National Strength and Conditioning Association Position Statement on Long-Term Athletic Development
Lloyd, Rhodri S.
MetadataShow full item record
There has recently been a growing interest in long-term athletic development for youth. Because of their unique physical, psychological, and social differences, children and adolescents should engage in appropriately prescribed exercise programs that promote physical development to prevent injury and enhance fitness behaviors that can be retained later in life. Irrespective of whether a child is involved in organized sport or engages in recreational physical activity, there remains a need to adopt a structured, logical, and evidence-based approach to the long-term development of athleticism. This is of particular importance considering the alarmingly high number of youth who fail to meet global physical activity recommendations and consequently present with negative health profiles. However, appropriate exercise prescription is also crucial for those young athletes who are physically underprepared and at risk of overuse injury because of high volumes of competition and an absence of preparatory conditioning. Whether the child accumulates insufficient or excessive amounts of exercise, or falls somewhere between these opposing ends of the spectrum, it is generally accepted that the young bodies of modern day youth are often ill-prepared to tolerate the rigors of sports or physical activity. All youth should engage in regular physical activity and thus should be viewed as “athletes” and afforded the opportunity to enhance athleticism in an individualized, holistic, and child-centered manner. Because of emerging interest in long-term athletic development, an authorship team was tasked on behalf of the National Strength and Conditioning Association (NSCA) to critically synthesize existing literature and current practices within the field and to compose a relevant position statement. This document was subsequently reviewed and formally ratified by the NSCA Board of Directors. A list of 10 pillars of successful long-term athletic development are presented, which summarize the key recommendations detailed within the position statement. With these pillars in place, it is believed that the NSCA can (a) help foster a more unified and holistic approach to long-term athletic development, (b) promote the benefits of a lifetime of healthy physical activity, and (c) prevent and/or minimize injuries from sports participation for all boys and girls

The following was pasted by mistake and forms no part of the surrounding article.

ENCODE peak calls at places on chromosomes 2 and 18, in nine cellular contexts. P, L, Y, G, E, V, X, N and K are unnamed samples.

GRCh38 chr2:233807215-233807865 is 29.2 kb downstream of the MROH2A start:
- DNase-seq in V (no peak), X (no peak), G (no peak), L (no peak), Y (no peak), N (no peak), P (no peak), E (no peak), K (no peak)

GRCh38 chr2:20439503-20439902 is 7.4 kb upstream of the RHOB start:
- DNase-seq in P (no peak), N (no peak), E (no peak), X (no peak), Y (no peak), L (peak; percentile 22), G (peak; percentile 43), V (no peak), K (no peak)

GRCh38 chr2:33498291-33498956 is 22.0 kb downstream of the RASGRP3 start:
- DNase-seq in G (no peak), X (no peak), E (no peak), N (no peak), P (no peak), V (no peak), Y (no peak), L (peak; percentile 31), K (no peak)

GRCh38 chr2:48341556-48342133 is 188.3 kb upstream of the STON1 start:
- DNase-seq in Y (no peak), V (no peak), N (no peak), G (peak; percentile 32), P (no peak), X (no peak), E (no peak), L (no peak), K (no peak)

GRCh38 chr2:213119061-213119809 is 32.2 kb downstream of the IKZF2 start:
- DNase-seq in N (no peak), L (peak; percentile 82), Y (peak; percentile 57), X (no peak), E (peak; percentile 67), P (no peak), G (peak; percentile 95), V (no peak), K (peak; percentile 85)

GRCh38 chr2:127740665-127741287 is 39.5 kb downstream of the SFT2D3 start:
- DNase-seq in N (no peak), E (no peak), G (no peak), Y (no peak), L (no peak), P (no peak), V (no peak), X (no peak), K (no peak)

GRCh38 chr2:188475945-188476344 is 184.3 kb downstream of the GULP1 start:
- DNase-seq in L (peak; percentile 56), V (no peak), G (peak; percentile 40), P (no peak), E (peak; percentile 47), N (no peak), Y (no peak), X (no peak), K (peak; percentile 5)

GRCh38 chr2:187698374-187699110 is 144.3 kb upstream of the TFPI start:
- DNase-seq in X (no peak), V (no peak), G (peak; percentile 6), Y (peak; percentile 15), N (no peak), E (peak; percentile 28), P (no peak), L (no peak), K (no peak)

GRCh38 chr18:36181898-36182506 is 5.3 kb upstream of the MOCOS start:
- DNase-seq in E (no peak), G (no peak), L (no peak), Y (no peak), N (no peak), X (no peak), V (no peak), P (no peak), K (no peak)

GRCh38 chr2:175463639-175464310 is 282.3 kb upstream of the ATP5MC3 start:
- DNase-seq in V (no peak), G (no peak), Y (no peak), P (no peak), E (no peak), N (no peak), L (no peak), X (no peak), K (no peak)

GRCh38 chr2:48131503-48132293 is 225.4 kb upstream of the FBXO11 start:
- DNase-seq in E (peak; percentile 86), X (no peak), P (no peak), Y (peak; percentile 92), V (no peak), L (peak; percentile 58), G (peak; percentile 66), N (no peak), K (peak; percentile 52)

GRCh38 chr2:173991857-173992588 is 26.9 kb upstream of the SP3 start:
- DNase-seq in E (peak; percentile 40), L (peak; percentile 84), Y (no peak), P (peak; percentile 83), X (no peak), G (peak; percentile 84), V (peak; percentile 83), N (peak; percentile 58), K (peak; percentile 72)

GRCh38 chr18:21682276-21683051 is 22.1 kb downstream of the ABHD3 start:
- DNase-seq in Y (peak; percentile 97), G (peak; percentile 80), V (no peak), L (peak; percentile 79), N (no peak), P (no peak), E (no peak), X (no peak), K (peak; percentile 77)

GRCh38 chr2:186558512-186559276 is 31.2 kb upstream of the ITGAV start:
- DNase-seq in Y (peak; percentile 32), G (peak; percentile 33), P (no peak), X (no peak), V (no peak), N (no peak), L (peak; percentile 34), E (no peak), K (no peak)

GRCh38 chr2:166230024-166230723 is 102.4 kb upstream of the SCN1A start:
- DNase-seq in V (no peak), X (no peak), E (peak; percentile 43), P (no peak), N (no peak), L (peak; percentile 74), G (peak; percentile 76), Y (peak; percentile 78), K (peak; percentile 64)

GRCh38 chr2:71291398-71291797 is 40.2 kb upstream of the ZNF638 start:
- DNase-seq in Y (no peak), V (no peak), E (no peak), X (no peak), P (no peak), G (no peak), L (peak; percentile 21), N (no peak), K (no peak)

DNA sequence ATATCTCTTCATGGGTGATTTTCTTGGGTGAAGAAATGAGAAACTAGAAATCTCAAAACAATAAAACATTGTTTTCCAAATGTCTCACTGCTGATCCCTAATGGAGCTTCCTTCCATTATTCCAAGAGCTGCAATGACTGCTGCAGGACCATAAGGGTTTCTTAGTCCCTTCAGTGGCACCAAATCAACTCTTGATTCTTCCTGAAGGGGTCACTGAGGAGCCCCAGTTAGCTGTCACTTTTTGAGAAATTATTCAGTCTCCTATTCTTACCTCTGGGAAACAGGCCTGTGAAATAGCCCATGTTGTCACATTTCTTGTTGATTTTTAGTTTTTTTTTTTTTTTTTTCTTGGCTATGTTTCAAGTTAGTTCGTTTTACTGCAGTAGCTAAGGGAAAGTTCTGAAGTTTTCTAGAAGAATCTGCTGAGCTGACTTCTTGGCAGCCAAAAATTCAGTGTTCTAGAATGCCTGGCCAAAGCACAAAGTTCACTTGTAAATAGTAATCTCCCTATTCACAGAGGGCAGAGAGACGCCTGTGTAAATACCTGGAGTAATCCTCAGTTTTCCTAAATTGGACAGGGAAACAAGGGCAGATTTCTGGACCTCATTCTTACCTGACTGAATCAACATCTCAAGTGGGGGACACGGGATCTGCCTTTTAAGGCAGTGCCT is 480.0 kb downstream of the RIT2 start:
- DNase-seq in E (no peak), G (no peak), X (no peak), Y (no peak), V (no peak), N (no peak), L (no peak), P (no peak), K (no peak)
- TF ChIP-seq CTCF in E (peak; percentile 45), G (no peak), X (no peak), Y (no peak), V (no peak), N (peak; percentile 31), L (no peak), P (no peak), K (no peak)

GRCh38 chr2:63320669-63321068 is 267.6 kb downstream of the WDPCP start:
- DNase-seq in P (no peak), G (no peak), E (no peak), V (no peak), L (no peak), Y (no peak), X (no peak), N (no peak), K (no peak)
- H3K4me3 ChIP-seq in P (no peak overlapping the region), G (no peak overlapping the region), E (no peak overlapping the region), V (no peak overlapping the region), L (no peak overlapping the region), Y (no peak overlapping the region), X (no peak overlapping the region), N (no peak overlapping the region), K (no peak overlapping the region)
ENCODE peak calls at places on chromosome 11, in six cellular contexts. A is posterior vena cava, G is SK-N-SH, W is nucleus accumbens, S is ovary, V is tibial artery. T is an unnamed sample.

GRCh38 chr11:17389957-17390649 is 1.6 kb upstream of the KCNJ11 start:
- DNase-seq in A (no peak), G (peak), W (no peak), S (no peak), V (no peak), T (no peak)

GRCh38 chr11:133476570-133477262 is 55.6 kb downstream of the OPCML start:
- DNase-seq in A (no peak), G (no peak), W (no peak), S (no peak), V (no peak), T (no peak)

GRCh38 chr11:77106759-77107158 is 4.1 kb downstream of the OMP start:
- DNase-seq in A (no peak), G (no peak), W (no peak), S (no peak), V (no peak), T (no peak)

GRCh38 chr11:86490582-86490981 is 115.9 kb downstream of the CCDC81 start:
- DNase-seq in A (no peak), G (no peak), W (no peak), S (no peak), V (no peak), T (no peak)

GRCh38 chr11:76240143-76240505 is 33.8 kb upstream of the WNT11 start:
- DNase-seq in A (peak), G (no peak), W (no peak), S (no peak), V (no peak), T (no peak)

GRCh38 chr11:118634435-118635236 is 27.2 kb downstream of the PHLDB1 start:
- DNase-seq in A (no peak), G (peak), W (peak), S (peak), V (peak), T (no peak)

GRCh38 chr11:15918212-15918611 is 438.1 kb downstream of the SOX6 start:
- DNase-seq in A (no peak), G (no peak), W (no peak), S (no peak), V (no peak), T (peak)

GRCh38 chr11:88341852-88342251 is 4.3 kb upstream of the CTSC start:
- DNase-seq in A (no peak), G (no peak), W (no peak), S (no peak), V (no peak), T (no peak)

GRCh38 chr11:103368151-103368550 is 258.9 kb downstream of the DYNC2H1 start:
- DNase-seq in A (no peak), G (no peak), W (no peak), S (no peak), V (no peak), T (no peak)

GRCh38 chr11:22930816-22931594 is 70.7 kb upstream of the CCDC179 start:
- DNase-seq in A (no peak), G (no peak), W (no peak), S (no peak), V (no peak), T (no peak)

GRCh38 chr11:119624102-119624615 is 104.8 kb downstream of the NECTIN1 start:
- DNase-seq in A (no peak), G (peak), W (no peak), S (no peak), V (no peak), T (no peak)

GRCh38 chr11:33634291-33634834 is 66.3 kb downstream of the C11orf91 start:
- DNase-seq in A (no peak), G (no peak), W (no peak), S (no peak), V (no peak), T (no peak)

Journal of Strength and Conditioning Research;
- Sport Research Groups 
Showing items related by title, author, subject and abstract.
Lloyd, Rhodri S.; Oliver, Jon (Wolters Kluwer, 2015-05)The concept of developing talent and athleticism in youth is the goal of many coaches and sports systems. Consequently, an increasing number of sporting organizations have adopted long-term athletic development models in ...
The perceived benefits of sport injury and the underlying mechanisms that enable athletes to elicit such benefits Evans, Kieran (University of Wales Institute Cardiff, 2009)This study aimed to examine the perceived positive impact sports injury can have on athletes. Specifically, the study examined the perceived long-term benefits of sports injury and the underlying mechanisms that enabled ...
The primary prevention of cardiovascular disease in women with an emphasis on physical activity: A social marketing approach Sawyer, Ceinwen (Cardiff Metropolitan University, 2012)The policies of the Welsh Assembly Government (WAG) regarding the health of the Welsh population are underpinned by a social marketing approach. This is where the individual is supported in their efforts to take personal ...